Captain America Vol. 1 No. 250 (October, 1980)

“Cap President”

  • Writer(s) Roger Stern, Don Perlin, Roger McKenzie, Jim Shooter
  • Penciler(s) John Byrne, Ed Hannigan
  • Inker(s) Josef Rubinstein
  • Colorist(s) George Roussos
  • Letterer(s) Jim Novak
  • Editor(s) Jim Salicrup, Bob Budiansky

Previous Great Moments In Comic Book History:

  1. Winchester Before Winchester: Swamp Thing Vol. 2 #45 “Ghost Dance” 
  2. The Avengers Appear on David Letterman
  3. Crisis on Campus
  4. “Even in Death”
  5. The Debut of Man-Wolf in Amazing Spider-Man
  6. Spider-Man Meets The Monster Maker
  7. Conan The Barbarian Visits Times Square
  8. Dracula Joins The Marvel Universe
  9. The Death of Dr. Druid
  10. To All A Good Night
  11. Zombie!
  12. The First Appearance of Ghost Rider
  13. The First Appearance of Werewolf By Night
  14. Captain America Punches Hitler
  15. Spider-Man No More!
  16. Alex Ross Captures Galactus
  17. Spider-Man And The Dallas Cowboys Battle The Circus of Crime
  18. Goliath Towers Over New York
  19. NFL SuperPro is Here!
  20. Kickers Inc. Comes To The World Outside Your Window

Bad Medicine (1985, directed by Harvey Miller)

Jeff Marx (Steve Guttenberg) is a smart but lazy pre-med student whose grades are so bad that he can’t get accepted to any of the good medical schools.  His father (Bill Macy), who is also a doctor and who wants Jeff to one day take over the family practice, arranges for Jeff to attend medical school in a fictional Central American country.  The head of the school, Dr. Ramon Madera (Alan Arkin), is also the country’s dictator.  Dr. Madera is happy to make money off of desperate Americans but he still enforces strict rules of behavior at the school.  He also makes it clear that none of the medical students are to treat the poor villagers who live near the school.

When Jeff arrives at his new school, he discovers that his classmates are, like him, all screw-ups.  They’re also played by a cast of actors who, like Guttenberg, epitomize the 80s ensemble comedy craze.  Curtis Armstrong, of Revenge of the Nerds and Risky Business, plays Jeff’s best friend.  Fast Times At Ridgemont High‘s Robert Romanus is the Italian medical student who is loved by all the ladies.  Airplane!‘s Julie Haggerty is the idealistic medical student who wants to take care of the local villagers.  Even Gilbert Gottfried is in this movie!  He plays Dr. Madera’s main assistant and hatchet man.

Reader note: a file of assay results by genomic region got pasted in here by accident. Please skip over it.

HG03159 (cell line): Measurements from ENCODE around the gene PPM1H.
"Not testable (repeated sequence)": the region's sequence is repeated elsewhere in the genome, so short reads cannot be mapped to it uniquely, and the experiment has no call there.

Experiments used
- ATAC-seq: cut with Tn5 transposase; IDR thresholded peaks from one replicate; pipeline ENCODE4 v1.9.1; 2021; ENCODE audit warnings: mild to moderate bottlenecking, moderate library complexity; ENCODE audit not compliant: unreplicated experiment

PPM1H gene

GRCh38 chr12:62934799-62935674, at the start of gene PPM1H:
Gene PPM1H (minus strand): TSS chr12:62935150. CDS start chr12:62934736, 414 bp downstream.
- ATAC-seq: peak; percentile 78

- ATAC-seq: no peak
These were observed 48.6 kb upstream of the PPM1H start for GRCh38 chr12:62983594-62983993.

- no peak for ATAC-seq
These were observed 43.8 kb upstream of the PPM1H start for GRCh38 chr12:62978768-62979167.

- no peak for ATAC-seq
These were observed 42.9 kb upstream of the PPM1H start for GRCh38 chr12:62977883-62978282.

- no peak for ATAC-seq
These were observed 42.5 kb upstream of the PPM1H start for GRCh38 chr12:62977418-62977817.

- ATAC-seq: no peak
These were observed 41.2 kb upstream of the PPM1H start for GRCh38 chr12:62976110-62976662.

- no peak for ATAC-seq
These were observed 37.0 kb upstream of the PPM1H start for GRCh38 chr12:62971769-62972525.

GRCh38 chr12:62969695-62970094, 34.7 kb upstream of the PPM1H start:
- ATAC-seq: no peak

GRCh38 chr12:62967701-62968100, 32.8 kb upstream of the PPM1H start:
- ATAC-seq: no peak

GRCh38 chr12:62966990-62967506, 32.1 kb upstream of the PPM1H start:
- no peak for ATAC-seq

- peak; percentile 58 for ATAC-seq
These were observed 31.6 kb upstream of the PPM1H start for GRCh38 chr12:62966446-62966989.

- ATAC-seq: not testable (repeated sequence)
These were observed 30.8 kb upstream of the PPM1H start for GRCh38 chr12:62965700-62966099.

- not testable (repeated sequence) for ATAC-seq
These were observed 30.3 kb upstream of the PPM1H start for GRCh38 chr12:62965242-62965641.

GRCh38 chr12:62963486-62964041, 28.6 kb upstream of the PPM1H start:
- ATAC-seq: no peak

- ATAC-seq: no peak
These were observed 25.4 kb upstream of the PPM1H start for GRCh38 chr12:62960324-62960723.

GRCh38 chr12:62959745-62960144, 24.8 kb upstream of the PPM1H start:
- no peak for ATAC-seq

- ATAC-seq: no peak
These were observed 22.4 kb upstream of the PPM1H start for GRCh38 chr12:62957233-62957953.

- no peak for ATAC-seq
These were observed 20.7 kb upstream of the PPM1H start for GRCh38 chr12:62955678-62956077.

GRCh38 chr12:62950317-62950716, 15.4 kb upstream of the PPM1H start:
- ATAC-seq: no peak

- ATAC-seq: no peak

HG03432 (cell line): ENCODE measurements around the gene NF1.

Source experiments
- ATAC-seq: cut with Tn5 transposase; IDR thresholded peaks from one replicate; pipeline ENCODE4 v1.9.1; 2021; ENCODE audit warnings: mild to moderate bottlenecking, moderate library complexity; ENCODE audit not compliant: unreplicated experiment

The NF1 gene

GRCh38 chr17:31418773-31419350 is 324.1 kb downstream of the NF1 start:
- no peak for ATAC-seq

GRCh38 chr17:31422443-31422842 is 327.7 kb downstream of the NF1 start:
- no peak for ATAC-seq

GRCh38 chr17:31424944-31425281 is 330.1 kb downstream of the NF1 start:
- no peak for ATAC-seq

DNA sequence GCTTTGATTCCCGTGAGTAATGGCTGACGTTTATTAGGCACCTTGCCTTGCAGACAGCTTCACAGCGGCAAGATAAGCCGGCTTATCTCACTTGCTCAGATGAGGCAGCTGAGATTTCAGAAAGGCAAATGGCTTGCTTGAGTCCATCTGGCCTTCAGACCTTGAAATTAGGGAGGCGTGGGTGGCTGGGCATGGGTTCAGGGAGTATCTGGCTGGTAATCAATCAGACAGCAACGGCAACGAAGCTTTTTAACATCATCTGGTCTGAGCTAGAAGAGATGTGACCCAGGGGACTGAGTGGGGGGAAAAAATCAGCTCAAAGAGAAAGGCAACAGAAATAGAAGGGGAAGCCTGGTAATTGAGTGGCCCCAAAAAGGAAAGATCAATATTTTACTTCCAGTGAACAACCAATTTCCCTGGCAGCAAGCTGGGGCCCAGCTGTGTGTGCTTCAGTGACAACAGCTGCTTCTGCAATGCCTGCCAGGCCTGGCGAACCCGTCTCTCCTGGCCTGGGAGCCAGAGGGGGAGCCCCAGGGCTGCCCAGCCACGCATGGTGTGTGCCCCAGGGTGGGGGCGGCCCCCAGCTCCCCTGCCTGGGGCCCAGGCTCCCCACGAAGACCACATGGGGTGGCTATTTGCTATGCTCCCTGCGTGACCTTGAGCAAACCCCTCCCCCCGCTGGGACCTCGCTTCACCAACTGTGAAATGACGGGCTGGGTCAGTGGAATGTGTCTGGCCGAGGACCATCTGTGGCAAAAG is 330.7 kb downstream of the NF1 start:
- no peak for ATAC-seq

Bad Medicine was released in between the first and the second Police Academy films and it basically tells the same sort of story that made those two films unlikely hits.  Guttenberg and his fellow students start out as a screw-ups but, by the end of the movie, they’ve proven themselves as doctors.  Perhaps because it was based on a novel that was written by an actual doctor, Bad Medicine is a little more sincere than Police Academy.  In Police Academy, the scenes of the recruits doing police work were the biggest jokes of all and, even after he helped to save the city, you still never bought the idea that Steve Guttenberg would have stuck around after graduation so that he could wear a uniform and walk a beat everyday.  Though Bad Medicine is full of the usual Police Academy-style hijinks, it doesn’t treat the work that the doctors are doing as a joke.  Though regrettable stereotypes abound (this is a film that features Gilbert Gottfriend playing a character named Tony Sandoval, after all), Bad Medicine treats the villagers with respect.  Guttenberg gives a relaxed and likable performance, without making Jeff into as much of a wiseass of Police Academy‘s Cary Mahoney.  Julie Haggerty brings her usual spacey charm to her role.  Not surprisingly, it’s Alan Arkin who steals the film, though you do have to wonder how Dr. Madera has time to run both a country and a medical school while also falling in love with Julie Haggerty.  Give the man some credit for knowing how to multitask.

It ends, much like Police Academy, with the med students giving a chance to prove themselves in a crisis situation.  Unlike Police Academy, Bad Medicine was not a hit at the box office, though it did make a small profit.  As a result, there was never a Bad Medicine 2, which is unfortunate because we could always use more good doctors.